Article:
CDOT Joins Aldermen Ervin at Ribbon Cutting for Western Avenue Viaduct Rehabilitation Project at 18th Street
Western Avenue Project is Part of CDOT’s Underpass Rehabilitation Program Funded by Mayor Lightfoot’s Chicago Works Infrastructure Investment and Jobs Plan
Mike Claffey 312.744.0707 | Michael.Claffey@cityofchicago.org
Susan Hofer 312.742.2006 | Susan.Hofer@cityofchicago.org
CHICAGO – Chicago Department of Transportation (CDOT) Commissioner Gia Biagi joined 28th Ward Alderman Jason Ervin today at the ribbon cutting for the newly rehabilitated viaduct on Western Avenue at 18th Street that was funded by Mayor Lori E. Lightfoot’s Chicago Works infrastructure and jobs plan. The project provided a new roadway, sidewalks and drainage for the heavily used viaduct in Pilsen that carries about 25,000 vehicles per day.
“Our railroad viaducts are a critical part of the infrastructure that makes Chicago a transportation hub for the nation,” said Commissioner Biagi. “Thanks to Mayor Lightfoot’s Chicago Works capital program, we are making major investments to improve the condition of our viaducts to keep people and goods moving throughout the region – and to help our neighborhoods thrive and stay connected.”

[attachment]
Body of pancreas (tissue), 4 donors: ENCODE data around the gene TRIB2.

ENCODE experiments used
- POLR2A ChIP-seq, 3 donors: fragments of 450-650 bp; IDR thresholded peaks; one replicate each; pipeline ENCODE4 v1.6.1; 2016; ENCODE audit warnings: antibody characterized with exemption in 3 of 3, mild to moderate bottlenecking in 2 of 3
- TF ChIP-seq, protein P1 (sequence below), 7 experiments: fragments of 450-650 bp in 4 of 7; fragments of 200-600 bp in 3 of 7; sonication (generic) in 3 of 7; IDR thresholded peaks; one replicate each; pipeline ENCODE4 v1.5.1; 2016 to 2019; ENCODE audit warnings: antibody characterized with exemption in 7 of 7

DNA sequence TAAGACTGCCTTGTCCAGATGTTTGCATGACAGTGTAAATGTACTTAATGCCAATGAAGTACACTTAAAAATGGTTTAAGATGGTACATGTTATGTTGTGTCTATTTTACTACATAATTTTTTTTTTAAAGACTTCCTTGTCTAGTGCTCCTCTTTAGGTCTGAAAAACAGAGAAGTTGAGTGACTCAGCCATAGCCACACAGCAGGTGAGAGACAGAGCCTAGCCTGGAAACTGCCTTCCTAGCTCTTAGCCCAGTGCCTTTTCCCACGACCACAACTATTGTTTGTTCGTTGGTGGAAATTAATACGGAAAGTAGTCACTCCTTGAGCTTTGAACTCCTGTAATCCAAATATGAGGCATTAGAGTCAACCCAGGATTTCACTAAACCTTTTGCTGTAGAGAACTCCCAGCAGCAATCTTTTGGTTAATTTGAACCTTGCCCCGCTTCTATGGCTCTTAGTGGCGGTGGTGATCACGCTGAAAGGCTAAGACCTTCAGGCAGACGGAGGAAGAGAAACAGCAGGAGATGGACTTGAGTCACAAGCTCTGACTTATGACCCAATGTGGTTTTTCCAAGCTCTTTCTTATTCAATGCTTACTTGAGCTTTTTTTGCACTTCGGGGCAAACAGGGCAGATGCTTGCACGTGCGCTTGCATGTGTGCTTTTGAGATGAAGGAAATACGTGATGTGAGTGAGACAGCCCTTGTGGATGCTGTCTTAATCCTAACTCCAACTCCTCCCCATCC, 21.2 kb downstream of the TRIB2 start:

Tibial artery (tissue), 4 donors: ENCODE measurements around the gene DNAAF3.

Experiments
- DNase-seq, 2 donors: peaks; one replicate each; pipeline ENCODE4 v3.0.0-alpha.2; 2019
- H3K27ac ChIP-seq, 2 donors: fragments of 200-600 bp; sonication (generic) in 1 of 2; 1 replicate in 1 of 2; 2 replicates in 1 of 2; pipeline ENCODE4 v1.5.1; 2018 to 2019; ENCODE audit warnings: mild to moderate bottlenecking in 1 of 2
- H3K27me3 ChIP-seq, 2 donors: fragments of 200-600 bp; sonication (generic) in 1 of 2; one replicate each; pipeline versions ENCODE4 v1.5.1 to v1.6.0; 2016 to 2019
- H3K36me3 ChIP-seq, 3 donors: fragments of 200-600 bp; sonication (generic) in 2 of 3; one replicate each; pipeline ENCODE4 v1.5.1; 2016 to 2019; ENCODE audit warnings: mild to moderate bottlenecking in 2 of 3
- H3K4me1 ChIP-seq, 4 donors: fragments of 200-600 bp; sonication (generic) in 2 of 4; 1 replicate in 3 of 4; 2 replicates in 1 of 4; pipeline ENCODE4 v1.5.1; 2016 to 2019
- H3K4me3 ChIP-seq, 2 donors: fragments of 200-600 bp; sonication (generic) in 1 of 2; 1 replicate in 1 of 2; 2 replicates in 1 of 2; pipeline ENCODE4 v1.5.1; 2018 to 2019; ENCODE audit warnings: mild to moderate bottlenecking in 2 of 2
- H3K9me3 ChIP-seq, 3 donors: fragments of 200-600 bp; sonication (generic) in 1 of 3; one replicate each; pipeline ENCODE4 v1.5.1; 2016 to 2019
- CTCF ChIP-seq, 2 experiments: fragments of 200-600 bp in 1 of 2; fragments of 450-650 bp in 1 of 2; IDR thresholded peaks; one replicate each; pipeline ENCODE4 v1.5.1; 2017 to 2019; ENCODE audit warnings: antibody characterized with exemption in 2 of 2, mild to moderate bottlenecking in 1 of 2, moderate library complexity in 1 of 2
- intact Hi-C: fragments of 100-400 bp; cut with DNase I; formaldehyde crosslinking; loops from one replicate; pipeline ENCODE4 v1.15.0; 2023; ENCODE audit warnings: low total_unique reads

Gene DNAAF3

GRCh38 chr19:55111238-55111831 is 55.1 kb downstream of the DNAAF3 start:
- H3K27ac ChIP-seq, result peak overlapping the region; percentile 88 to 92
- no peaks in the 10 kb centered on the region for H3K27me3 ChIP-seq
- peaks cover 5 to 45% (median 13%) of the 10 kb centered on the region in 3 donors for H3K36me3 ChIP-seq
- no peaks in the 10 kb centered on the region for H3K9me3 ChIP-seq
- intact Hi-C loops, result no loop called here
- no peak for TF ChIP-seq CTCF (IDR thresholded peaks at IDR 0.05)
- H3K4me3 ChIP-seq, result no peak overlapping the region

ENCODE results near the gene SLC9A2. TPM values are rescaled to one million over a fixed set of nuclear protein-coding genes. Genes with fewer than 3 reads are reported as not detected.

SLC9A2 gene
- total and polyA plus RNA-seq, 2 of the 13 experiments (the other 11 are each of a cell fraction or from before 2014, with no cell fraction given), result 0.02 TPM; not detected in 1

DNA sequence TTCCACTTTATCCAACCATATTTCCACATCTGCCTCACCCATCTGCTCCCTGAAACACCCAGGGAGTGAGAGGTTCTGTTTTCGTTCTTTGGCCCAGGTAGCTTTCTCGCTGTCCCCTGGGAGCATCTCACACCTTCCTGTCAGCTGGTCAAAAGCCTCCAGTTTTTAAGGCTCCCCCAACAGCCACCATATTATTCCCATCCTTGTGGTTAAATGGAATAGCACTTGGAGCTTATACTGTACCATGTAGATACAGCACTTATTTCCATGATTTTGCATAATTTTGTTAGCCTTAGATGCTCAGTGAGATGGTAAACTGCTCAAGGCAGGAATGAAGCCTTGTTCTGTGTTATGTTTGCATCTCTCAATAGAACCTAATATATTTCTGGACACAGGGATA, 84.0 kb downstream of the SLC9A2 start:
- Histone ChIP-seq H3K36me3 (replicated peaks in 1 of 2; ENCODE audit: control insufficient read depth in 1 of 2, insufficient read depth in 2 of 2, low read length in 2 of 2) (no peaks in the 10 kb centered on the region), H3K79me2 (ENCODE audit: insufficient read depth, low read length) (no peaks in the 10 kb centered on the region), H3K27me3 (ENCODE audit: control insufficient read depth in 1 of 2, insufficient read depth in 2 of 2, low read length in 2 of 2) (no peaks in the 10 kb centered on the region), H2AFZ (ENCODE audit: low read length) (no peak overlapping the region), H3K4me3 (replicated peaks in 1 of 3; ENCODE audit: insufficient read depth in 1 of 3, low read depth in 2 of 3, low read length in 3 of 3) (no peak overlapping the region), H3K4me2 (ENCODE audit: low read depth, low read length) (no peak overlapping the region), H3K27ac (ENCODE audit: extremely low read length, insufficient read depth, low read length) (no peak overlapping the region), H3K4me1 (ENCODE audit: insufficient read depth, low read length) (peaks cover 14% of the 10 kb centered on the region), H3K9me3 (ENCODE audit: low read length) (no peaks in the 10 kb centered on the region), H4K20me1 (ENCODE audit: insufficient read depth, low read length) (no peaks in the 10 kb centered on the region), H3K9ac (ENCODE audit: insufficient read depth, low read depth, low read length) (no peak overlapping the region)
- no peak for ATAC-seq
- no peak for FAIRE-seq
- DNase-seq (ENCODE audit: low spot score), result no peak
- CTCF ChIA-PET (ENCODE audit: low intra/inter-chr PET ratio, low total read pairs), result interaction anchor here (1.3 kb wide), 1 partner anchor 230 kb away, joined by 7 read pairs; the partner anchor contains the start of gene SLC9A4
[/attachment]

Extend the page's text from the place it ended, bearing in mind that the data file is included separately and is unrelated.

“The Western Avenue viaduct at 18th Street is a vital link in our transportation network,” said Alderman Ervin. “We would like to express our thanks to Mayor Lightfoot and the team at CDOT for prioritizing this investment and providing the greatly improved pavement and sidewalks at this viaduct.”
The viaduct carries railroad tracks for the BNSF Railway and includes the entrance to the Western Avenue stop for Metra’s BNSF line.
The Mayor’s Chicago Works capital plan includes $12.3 million for viaduct rehabilitation projects in 2021 and 2022.
The Mayor’s five-year Chicago Works Capital Plan was approved by the City Council in November 2020 and will provide an additional $3.7 billion to improve quality of life for all Chicago residents by investing in sustainable transportation infrastructure and City facilities in all 77 communities. The plan relies on data and an equity lens to guide investments that are expected to put thousands of Chicagoans back to work helping the City recover from the Covid-19 Pandemic and addressing a decades-long backlog of infrastructure needs.